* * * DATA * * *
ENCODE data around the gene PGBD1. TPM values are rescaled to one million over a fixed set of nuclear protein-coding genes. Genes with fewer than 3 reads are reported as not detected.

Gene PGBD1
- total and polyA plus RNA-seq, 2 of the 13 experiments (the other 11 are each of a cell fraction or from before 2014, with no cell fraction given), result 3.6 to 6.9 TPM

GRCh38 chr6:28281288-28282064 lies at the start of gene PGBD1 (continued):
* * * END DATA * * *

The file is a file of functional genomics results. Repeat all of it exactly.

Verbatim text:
ENCODE data around the gene PGBD1. TPM values are rescaled to one million over a fixed set of nuclear protein-coding genes. Genes with fewer than 3 reads are reported as not detected.

Gene PGBD1
- total and polyA plus RNA-seq, 2 of the 13 experiments (the other 11 are each of a cell fraction or from before 2014, with no cell fraction given), result 3.6 to 6.9 TPM

GRCh38 chr6:28281288-28282064 lies at the start of gene PGBD1 (continued):